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 1 
 on: Today at 09:20:12 AM 
Started by Eileen Hook - Last post by Eileen Hook
Thank you for this resource - found it on Amazon for $37! Order placed!

 2 
 on: Today at 08:08:39 AM 
Started by Eileen Hook - Last post by Brian Baird
I believe that Joseph is talking about the book SHIRTS & MEN'S HABERDASHERY 1840s TO 1920s by R.L. Shep and Gail Cariou. It is out of print. In this book, there is a pattern with a yoke from a 1857 GODEY'S as well as a Devere 1859 pattern with a yoke.
Brian Baird

 3 
 on: June 22, 2017, 06:35:37 PM 
Started by Eileen Hook - Last post by Eileen Hook
The Shep book? I'm not familiar with that source, but it sounds useful. Please elaborate!

 4 
 on: June 22, 2017, 06:27:34 PM 
Started by Eileen Hook - Last post by Joseph Stevens
I believe the Shep book has a pattern for one as early as 1845/46. Judging by advertisements, it seemed to be a common feature on ready-made shirts by the mid-1850's.

 5 
 on: June 21, 2017, 01:58:17 PM 
Started by Eileen Hook - Last post by EKorsmo
I found an 1879 patent application which suggests that yoked shirts were in common use by the end of 1870s (Specifications and Drawings of Patents Issued from the U.S. Patent Office, page 161):

"Sack-shirts, so called, formerly worn, were straight loose-fitting garments. and often with the back lined the whole width and down to the waist; but the kind or style almost universally worn at the present day is made with a yoke or double piece of cloth resting on the shoulders and designed to fit the shoulders quite smoothly. The back of the shirt, being joined to this, requires some fullness, (more or more or less, according to the shape or size of the wearer,) which is sewed to the yoke by gathering in or plaiting the fullness into the yoke. To line the back the whole length of the yoke would require both thicknesses to be gathered, which would make it very difficult to iron both parts smoothly."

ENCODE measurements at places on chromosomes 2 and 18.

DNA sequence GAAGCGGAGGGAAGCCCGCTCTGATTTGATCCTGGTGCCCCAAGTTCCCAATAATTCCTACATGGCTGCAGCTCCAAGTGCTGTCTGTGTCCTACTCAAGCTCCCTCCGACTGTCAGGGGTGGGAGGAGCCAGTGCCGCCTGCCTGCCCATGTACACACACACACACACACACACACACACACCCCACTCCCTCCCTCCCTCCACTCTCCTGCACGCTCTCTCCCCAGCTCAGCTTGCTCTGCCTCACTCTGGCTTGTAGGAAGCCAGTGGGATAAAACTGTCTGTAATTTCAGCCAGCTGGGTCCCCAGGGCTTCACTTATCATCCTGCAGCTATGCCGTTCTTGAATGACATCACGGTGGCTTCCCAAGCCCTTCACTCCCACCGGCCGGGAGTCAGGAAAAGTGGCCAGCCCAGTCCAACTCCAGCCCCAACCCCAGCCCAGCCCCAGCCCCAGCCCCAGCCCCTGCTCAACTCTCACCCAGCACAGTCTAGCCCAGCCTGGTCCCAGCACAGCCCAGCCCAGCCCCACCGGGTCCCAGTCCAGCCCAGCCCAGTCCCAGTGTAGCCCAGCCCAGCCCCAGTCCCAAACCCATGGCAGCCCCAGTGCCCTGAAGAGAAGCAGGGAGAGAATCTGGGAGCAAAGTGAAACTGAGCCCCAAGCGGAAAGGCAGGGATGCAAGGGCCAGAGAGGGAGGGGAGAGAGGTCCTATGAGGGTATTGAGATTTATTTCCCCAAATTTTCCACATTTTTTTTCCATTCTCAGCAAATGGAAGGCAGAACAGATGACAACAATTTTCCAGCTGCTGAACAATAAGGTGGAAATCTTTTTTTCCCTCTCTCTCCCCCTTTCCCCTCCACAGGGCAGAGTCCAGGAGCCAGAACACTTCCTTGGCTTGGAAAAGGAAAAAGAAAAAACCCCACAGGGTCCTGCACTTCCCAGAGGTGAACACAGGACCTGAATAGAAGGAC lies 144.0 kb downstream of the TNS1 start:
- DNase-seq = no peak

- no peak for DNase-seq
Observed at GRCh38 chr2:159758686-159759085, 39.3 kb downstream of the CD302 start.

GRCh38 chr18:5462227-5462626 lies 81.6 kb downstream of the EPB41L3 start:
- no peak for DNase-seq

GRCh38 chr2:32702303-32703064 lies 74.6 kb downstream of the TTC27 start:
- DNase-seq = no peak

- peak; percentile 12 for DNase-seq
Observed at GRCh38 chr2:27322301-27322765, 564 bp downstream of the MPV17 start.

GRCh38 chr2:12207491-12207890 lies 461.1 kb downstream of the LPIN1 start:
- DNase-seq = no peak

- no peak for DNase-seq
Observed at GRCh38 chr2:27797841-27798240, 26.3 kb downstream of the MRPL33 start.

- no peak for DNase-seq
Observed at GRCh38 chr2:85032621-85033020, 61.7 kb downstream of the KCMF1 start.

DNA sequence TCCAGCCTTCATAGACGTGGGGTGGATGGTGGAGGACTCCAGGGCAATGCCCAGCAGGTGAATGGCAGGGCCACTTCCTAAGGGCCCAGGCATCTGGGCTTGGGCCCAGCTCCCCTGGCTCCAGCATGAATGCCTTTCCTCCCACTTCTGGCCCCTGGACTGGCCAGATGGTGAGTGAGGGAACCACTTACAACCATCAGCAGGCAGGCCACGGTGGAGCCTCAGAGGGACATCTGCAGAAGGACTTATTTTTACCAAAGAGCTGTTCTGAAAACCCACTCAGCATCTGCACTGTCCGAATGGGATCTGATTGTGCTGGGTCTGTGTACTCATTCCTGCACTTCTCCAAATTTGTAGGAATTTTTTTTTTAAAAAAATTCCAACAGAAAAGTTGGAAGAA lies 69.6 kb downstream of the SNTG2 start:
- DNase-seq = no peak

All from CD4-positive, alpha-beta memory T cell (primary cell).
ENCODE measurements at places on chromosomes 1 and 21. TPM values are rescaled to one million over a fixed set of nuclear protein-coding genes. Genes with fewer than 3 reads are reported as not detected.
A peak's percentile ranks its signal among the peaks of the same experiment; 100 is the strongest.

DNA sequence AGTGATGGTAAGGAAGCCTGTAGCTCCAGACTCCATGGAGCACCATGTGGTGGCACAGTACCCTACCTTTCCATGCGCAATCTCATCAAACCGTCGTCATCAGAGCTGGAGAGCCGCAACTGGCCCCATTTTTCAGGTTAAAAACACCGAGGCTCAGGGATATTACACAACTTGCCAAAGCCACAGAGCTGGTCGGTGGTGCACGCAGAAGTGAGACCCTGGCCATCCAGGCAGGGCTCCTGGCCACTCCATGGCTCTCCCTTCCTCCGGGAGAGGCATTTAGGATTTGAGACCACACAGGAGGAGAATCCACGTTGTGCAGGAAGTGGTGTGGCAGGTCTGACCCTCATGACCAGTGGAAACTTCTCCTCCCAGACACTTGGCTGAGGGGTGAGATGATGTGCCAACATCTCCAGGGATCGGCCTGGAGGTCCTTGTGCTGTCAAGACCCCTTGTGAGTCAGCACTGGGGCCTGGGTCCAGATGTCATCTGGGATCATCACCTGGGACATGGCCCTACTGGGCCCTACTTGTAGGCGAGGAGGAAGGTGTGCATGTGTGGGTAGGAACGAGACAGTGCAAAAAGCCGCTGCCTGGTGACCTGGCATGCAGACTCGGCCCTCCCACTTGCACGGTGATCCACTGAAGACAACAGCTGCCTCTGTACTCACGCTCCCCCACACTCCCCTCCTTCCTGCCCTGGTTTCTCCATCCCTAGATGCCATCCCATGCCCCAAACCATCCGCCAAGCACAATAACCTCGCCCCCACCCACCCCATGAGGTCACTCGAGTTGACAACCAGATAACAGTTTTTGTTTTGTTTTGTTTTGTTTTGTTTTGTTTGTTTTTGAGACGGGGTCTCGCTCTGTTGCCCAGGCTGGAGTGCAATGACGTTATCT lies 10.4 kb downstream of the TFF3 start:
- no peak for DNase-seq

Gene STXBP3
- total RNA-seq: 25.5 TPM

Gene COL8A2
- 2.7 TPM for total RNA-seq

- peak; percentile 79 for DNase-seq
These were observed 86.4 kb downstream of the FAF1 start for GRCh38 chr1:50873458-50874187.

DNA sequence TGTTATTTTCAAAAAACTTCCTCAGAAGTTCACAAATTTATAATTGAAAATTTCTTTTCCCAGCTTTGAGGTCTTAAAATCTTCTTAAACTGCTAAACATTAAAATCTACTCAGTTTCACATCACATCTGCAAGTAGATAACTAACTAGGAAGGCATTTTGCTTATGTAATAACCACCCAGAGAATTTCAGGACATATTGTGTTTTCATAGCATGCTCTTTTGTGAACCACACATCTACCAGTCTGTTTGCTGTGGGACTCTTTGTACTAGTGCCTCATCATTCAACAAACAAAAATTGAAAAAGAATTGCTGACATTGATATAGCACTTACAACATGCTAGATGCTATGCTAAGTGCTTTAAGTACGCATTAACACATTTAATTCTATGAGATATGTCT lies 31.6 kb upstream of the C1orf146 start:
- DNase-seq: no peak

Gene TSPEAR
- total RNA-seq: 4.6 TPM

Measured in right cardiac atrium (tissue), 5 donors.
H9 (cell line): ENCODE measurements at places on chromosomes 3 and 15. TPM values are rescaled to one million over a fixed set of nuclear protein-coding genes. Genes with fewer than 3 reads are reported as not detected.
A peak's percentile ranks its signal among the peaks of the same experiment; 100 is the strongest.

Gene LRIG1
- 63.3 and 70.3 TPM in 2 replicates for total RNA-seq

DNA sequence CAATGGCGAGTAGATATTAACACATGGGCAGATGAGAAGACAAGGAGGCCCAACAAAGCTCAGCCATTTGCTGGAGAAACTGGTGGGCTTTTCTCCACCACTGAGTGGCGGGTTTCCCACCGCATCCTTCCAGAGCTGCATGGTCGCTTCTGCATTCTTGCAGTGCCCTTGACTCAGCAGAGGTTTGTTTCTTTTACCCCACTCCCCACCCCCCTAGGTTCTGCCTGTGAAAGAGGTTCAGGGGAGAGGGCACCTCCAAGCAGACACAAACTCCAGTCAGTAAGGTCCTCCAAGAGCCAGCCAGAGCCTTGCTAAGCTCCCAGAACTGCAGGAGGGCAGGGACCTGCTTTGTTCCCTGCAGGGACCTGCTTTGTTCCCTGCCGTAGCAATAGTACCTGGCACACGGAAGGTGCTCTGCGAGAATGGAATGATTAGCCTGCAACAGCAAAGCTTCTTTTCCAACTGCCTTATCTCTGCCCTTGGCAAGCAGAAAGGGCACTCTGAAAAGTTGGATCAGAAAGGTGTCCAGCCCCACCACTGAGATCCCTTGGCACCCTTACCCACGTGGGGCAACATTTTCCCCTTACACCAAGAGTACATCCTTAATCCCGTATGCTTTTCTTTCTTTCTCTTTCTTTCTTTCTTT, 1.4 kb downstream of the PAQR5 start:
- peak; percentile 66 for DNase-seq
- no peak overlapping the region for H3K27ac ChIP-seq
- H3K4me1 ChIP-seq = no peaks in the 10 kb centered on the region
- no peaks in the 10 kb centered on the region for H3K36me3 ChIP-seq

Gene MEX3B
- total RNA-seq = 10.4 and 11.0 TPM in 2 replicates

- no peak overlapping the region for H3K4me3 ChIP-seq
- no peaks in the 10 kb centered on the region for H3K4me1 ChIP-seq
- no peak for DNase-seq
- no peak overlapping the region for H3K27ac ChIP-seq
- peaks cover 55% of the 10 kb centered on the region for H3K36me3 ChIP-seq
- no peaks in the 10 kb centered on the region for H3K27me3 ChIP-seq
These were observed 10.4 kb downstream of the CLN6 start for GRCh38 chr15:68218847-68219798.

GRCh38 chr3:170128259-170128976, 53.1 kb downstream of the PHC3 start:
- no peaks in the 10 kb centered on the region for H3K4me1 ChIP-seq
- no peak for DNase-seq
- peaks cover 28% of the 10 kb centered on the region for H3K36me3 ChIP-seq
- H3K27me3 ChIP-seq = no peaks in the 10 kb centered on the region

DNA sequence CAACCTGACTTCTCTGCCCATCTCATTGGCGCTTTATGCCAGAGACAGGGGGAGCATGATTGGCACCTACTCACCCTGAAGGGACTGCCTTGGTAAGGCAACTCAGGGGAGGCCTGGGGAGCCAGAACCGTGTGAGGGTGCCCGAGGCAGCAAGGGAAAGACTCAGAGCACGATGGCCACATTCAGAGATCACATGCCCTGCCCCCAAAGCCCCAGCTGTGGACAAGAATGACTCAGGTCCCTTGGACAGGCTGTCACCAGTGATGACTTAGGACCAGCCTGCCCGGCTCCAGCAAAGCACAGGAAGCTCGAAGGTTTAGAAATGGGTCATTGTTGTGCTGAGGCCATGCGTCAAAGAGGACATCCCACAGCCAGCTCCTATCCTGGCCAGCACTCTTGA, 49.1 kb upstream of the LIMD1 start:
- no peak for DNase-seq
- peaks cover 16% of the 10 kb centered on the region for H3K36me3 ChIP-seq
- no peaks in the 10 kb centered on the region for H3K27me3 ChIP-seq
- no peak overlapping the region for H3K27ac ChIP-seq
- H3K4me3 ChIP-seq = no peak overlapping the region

6 
 on: June 21, 2017, 10:59:37 AM 
Started by Eileen Hook - Last post by Eileen Hook
Ok, i assume it would be safe to expect non-white shirts to follow the same pattern as white? Particularly if they are the 'newer style' cut?

 7 
 on: June 21, 2017, 09:18:57 AM 
Started by Eileen Hook - Last post by Carolann Schmitt
All of my original shirts are white.

Carolann

 8 
 on: June 21, 2017, 08:33:39 AM 
Started by Eileen Hook - Last post by Eileen Hook
Thank you, that would be great! Are any of these shirts 'not white'? patterned, perhaps?

 9 
 on: June 21, 2017, 07:25:16 AM 
Started by Eileen Hook - Last post by Carolann Schmitt
I will have my box of original shirts out next week and will look at what I have. I know I have one beautiful white dress shirt c.1850s with a yoke, and IIRC there are a few more in that box.

Regards,
Carolann

 10 
 on: June 20, 2017, 04:49:02 PM 
Started by Eileen Hook - Last post by Eileen Hook
Curious - when did the separate yoke at the top of the back of men's shirts come into common use? The majority of shirts in museum collections are only photographed from the front, and no amount of zooming in gives one x-ray vision!  I've seen interior linings on the backs and fronts, and the typical shoulder strap, but what about the full-across-the-back-yoke as in today's dress shirts?

Thanks!

Eileen Hook

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